Am I Separated?
You may be thinking this is a strange question… But, the fact is that in almost every matter we are involved in, the couple disagrees on their date of separation. This may sometimes be inconsequential, such as a few days or a week but, quite often, it is a much longer period. The Family Court recently considered a disputed date of separation that was 6 years apart.
What is separation?
Separation in the context of Family Law is when either the married or de facto partnership breaks down. Separation requires a degree of communication. This means that either both parties agree that the relationship has ended or one party communicates to the other that they consider the relationship over. Whilst literally separation is a physical parting, in the Family Law context it can also include circumstances, where the parties continue living in a common residence referred to as “separation under the one roof”.
Separation under the one roof:
There is no legal obligation (barring a Court Order to the contrary) that requires a party to leave the home on separation. In fact, often parties will remain under the same roof in the intervening period. Possibly, until such time as issues relating to children and/or property are resolved.
Am I able to divorce whilst separated under the one roof?
Yes, provided you meet two conditions. Firstly, the married couple must be separated for a period of not less than 12 months. Secondly, they will need to provide an affidavit from a third party which states that despite living under the one roof they are, in fact, separated.
Can I get divorced sooner if we are living separately and apart?
No, you are still required to meet the first condition, which is separation for a period of at least 12 months.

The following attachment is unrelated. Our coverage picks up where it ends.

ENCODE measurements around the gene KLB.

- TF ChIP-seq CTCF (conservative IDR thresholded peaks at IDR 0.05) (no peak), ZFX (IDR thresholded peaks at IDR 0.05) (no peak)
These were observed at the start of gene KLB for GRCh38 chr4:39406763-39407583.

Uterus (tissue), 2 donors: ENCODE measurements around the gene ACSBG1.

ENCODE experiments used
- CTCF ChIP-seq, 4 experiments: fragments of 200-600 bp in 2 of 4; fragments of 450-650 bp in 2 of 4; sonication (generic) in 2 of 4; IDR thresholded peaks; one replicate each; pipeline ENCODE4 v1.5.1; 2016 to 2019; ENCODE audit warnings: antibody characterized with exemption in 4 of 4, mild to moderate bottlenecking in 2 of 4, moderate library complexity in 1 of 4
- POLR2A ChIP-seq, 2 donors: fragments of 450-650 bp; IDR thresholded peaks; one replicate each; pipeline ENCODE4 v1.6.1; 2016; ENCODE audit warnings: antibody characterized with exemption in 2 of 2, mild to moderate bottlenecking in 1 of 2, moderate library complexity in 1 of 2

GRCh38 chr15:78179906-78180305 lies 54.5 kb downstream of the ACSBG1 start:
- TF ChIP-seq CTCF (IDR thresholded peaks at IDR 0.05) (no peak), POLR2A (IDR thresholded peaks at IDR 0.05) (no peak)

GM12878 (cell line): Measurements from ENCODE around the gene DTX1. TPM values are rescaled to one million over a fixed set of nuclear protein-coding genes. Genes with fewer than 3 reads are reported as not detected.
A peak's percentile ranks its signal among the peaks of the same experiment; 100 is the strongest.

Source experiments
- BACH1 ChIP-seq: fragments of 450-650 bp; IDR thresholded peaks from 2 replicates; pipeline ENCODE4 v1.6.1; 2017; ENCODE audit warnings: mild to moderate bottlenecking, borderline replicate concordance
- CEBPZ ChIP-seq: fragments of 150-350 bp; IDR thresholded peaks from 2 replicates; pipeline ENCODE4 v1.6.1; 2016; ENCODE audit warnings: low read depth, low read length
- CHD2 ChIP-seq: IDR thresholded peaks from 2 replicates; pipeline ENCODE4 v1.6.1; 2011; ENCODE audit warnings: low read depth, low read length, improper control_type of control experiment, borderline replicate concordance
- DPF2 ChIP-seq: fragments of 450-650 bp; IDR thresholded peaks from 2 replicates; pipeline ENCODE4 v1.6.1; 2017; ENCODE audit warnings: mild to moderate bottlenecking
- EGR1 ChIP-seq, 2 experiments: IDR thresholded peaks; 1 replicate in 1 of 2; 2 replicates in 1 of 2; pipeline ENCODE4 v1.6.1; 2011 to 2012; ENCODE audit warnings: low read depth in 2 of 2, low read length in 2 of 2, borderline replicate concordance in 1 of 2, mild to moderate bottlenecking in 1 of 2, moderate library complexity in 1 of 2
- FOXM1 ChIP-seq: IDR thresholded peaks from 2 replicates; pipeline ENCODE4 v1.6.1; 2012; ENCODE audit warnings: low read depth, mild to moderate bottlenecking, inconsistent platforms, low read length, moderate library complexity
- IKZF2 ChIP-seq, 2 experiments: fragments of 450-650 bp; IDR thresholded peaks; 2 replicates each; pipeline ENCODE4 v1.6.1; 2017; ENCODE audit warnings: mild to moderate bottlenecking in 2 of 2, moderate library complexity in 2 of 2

What happens if we reconcile for a period of time?
If you reconcile for 3 months or less, you can rely on your original separation date, as long as the total period of separation (excluding any reconciliation) is at least 12 months.
If you reconcile in more than 3 months, then the 12-months-time period will restart from the date of the most recent separation date.
Do I have to give a reason for separation?
No. Gone are the days when the Court required married couples to provide a fault-based reason for separation should they wish to divorce. These days, however, the sole and only reason for separation is an “irretrievable breakdown” of the marriage.
How is separation different for de facto couples?
The fundamental difference is that de facto couples do not need to divorce, so the 12 month time period does not apply. Like married couples, de facto couples can continue to live separated under the one roof.
Do I have to wait 12 months to sort out our property and child matters?
No, in fact we would recommend that you seek legal advice and commence the process of settling property and children’s matters right away.
What steps should I take if I intend to separate?
Whilst it is not always possible, it is highly recommended that a party seeks legal advice before separation.
Often, many of the legal pitfalls of separation can be avoided if a party is armed with the necessary knowledge. Also, when a party has a plan in place for moving forward. Once this advice is obtained it is important to communicate to the other party that separation has occurred. So that there can be no dispute as to the date of separation. This step is particularly important should a party choose to remain living under the one roof.
We are here to act in your best interest and to help you achieve the best outcome possible. Our initial consultation is fixed price. To make an appointment to discuss your personal circumstances, please phone us on (07) 3221 4300. You can also email us at firstname.lastname@example.org or enquire using the contact form, below.